A methanol stock solution containing all ten authentic compounds 3-12 was prepared and diluted to appropriate concentrations to construct calibration curves. Each calibration curve contained six different concentrations and was performed in triplicate. a-Naphthaflavone was used as an internal standard with the concentration of 1 g/ml for all analyzes. An aliquot (20 μl) of each solution was subjected to HPLC-UV analysis. Four wavelengths at 254, 274, 284 and 294 nm were chosen as the monitoring wavelengths for different analytes, respectively [2]. Calibration curves were constructed by plotting the concentration of each analyte as a function of peak area ratio of spiked analyte to the internal standard.

Two concentrations at low and high levels of the corresponding calibration curve of each analyte were chosen to test intraand inter-day variability. Known quantities of compounds 3-12 and the internal standard were spiked into methanol to achieve the desired concentrations. The resultant solutions were then subjected to HPLC-UV analysis and quantity of each analyte was calculated from corresponding calibration curves. Each sample was analyzed in triplicate to determine the intra-day variability. The inter-day reproducibility was obtained by analyzing the samples on three separate days. The relative standard deviation (RSD) was taken as a measure of precision and the percentage difference between amounts determined and spiked was considered as a measure of accuracy. To determine detection limitations, aliquots of analytes were added into methanol to provide concentrations of ten analytes ranging from 2 to 100 ng/ml in the final solutions. The detection limit of each analyte was determined when the signal-to-noise (S/N) ratio of the tested peak area was greater than five. All data were presented as mean ± standard deviation (S.D).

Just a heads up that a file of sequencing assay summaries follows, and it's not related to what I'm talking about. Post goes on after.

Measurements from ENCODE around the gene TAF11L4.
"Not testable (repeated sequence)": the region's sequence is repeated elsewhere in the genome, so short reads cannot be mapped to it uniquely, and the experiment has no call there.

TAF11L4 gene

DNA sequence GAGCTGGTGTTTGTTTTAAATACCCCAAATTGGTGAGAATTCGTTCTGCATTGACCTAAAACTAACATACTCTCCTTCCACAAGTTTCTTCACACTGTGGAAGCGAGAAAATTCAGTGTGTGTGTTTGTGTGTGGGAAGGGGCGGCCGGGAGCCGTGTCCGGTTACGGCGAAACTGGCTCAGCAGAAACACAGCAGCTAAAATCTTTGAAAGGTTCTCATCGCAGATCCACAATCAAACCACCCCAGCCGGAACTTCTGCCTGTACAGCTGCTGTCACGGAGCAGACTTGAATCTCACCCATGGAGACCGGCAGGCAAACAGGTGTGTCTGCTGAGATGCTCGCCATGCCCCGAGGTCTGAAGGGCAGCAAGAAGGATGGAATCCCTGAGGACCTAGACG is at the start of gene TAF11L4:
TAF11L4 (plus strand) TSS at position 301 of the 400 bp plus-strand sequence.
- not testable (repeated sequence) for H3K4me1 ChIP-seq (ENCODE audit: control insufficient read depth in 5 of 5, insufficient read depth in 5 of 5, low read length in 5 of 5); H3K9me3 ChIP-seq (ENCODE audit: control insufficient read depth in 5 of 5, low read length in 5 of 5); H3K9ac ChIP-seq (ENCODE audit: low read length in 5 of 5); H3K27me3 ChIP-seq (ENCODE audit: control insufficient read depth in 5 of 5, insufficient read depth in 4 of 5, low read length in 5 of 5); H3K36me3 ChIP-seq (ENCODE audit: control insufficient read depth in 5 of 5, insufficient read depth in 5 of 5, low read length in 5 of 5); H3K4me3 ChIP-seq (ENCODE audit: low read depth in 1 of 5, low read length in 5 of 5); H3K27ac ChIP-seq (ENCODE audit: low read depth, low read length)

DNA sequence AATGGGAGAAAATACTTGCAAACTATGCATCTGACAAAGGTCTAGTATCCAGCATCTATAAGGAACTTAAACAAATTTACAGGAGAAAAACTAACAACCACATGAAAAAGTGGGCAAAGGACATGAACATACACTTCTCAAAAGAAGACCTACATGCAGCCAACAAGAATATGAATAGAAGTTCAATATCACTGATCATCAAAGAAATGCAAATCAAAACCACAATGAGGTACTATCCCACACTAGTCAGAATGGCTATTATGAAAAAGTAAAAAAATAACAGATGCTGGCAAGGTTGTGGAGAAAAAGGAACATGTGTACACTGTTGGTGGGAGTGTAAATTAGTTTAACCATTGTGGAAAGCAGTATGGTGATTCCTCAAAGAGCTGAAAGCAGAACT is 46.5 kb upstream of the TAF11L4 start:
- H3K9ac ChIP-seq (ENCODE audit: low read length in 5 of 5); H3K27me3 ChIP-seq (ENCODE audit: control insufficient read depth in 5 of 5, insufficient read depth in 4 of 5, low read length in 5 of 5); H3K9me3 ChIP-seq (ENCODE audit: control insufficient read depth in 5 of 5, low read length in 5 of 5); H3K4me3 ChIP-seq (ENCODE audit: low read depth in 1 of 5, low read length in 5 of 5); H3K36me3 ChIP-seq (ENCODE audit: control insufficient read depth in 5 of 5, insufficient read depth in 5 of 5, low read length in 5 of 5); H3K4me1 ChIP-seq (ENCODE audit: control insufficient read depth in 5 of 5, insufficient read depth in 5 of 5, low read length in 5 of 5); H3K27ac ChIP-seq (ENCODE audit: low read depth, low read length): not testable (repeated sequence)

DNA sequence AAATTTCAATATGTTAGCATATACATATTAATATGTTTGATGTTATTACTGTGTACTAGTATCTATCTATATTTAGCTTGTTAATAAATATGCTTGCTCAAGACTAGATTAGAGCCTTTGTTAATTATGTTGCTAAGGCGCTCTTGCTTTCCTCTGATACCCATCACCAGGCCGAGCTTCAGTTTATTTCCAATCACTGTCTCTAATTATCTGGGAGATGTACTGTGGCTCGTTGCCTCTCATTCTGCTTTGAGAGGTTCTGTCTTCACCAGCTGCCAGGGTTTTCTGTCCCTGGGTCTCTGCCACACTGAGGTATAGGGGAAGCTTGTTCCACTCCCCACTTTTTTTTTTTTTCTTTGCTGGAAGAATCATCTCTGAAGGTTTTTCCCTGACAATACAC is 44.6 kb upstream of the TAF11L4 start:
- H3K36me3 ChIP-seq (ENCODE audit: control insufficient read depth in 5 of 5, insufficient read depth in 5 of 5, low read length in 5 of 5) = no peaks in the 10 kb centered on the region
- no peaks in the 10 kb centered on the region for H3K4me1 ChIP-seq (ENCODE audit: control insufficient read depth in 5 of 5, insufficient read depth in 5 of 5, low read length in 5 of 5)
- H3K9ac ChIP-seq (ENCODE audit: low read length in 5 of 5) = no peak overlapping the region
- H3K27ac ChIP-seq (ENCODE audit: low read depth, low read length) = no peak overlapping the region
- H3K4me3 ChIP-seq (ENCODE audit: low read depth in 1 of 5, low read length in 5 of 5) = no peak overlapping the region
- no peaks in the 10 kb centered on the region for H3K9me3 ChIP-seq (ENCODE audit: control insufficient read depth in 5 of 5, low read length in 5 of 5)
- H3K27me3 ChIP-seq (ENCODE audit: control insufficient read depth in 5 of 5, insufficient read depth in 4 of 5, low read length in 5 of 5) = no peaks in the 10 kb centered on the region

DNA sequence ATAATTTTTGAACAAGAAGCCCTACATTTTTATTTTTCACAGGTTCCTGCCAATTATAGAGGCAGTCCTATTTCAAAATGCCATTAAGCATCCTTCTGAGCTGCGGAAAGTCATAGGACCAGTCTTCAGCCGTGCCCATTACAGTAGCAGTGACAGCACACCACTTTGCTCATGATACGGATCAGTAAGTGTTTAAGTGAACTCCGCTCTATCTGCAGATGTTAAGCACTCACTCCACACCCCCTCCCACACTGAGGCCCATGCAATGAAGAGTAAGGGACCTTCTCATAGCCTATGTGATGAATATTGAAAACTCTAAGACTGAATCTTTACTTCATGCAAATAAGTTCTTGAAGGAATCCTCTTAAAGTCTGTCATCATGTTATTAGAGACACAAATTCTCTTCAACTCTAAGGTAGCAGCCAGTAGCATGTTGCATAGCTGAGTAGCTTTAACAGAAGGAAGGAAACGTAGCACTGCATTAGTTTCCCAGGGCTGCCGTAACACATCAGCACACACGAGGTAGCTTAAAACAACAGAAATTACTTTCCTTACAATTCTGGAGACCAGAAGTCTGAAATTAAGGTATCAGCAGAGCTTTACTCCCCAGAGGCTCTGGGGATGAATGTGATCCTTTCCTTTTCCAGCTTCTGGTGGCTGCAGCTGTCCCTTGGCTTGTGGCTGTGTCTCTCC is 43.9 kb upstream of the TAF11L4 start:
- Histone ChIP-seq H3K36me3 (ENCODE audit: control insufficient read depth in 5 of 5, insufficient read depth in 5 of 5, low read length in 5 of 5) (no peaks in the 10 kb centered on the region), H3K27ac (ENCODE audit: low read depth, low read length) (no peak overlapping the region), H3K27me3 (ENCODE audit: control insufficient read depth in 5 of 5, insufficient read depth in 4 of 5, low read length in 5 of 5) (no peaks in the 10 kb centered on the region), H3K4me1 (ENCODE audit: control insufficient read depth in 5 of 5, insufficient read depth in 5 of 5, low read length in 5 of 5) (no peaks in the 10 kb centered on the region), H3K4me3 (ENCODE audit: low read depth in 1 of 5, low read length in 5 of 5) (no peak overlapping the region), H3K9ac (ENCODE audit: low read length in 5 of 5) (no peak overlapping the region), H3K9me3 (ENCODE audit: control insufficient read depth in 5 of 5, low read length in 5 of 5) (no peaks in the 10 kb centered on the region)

3. Results and Discussions

3.1. Calibration Curves for Determination of Compounds 3-12 in Chuanxiong SCFE Extracts

Under the reported chromatographic conditions [2], the intercepts, slopes, concentration ranges and detection limits for compounds 3-12 in SCFE extracts were summarized in Table 3. All 10 analytes showed good linearity over concentration ranges investigated. The limits of detection (LOD) for all analytes were the same as previous reported [2], and the limits of quantitation (LOQ) calculated as per gram extract were 0.8 μg for 3, 0.4 μg for compounds 4, 6, 9, 10 and 11, 0.2 μg for 5 and 8, 0.6μg for 7, and 2.0 μg for 12, respectively. Furthermore, using our previously well-developed quantitative HPLCUV method [2], the results obtained from the present method validation were similar [2] and also revealed good precisions with overall intraand inter-day variations of less than 9% and 12%, respectively, and accuracies higher than 90% for all analytes.